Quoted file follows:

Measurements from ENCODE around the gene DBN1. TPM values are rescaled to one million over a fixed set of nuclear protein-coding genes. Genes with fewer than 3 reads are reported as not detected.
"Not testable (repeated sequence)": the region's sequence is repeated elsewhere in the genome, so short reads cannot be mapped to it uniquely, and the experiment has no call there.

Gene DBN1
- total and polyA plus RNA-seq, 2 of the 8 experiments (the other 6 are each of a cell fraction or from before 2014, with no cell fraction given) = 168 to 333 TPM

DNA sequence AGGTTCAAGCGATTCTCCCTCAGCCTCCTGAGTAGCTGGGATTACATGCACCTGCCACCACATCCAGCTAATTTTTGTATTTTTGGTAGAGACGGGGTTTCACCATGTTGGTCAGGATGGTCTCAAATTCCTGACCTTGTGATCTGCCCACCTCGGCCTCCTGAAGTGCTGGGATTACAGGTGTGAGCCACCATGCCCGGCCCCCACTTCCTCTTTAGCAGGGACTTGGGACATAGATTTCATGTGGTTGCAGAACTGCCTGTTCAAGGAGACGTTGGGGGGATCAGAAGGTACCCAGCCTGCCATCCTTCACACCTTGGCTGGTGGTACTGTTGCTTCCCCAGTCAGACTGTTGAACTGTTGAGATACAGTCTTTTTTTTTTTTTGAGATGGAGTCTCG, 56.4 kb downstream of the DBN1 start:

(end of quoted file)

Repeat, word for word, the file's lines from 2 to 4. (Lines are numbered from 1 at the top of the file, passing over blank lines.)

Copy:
"Not testable (repeated sequence)": the region's sequence is repeated elsewhere in the genome, so short reads cannot be mapped to it uniquely, and the experiment has no call there.

Gene DBN1
- total and polyA plus RNA-seq, 2 of the 8 experiments (the other 6 are each of a cell fraction or from before 2014, with no cell fraction given) = 168 to 333 TPM